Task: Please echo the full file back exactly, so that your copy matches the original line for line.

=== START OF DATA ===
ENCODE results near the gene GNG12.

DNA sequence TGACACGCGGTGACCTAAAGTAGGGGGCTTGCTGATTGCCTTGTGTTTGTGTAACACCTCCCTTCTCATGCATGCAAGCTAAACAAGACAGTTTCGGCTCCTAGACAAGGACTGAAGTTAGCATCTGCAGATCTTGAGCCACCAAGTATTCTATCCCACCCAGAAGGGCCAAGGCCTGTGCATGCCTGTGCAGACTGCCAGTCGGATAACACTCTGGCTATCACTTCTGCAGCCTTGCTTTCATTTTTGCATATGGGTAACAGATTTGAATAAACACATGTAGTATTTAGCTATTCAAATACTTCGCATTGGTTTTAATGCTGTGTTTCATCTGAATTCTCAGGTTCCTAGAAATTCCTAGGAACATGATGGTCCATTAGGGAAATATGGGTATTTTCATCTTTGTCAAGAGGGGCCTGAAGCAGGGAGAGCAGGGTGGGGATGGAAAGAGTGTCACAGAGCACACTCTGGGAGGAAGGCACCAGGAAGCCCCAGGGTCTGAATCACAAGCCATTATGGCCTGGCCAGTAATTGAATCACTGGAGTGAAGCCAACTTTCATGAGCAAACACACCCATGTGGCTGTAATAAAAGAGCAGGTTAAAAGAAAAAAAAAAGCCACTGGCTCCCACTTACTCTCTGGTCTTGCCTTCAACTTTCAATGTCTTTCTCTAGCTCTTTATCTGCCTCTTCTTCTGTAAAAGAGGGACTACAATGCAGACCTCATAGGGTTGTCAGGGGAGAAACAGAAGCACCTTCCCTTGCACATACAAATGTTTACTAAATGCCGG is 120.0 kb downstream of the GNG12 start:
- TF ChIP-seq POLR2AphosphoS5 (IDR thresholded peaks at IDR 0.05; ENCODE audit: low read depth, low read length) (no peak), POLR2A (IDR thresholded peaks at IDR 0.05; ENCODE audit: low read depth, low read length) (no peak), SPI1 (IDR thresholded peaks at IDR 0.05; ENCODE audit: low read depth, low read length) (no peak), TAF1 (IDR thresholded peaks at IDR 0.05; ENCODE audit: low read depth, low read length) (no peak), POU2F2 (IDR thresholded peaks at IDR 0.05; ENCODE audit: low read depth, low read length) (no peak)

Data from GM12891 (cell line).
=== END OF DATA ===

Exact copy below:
ENCODE results near the gene GNG12.

DNA sequence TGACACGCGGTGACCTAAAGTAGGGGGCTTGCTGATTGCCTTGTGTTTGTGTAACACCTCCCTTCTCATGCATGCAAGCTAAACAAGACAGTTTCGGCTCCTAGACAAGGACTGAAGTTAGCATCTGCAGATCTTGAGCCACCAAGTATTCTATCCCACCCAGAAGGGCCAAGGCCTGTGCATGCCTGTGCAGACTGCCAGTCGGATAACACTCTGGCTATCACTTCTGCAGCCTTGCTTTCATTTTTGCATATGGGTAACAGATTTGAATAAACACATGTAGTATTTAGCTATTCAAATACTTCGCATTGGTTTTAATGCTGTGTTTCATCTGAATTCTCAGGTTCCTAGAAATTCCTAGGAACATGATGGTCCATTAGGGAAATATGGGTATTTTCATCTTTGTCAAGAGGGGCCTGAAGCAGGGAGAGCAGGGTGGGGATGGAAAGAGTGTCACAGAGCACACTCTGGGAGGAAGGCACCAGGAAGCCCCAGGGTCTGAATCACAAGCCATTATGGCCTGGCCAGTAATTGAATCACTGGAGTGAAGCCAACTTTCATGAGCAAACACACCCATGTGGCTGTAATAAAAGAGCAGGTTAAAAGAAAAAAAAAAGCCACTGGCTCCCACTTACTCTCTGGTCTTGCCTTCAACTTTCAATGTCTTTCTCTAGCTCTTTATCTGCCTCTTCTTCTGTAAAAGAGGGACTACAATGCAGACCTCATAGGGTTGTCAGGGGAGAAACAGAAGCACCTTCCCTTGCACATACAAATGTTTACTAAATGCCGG is 120.0 kb downstream of the GNG12 start:
- TF ChIP-seq POLR2AphosphoS5 (IDR thresholded peaks at IDR 0.05; ENCODE audit: low read depth, low read length) (no peak), POLR2A (IDR thresholded peaks at IDR 0.05; ENCODE audit: low read depth, low read length) (no peak), SPI1 (IDR thresholded peaks at IDR 0.05; ENCODE audit: low read depth, low read length) (no peak), TAF1 (IDR thresholded peaks at IDR 0.05; ENCODE audit: low read depth, low read length) (no peak), POU2F2 (IDR thresholded peaks at IDR 0.05; ENCODE audit: low read depth, low read length) (no peak)

Data from GM12891 (cell line).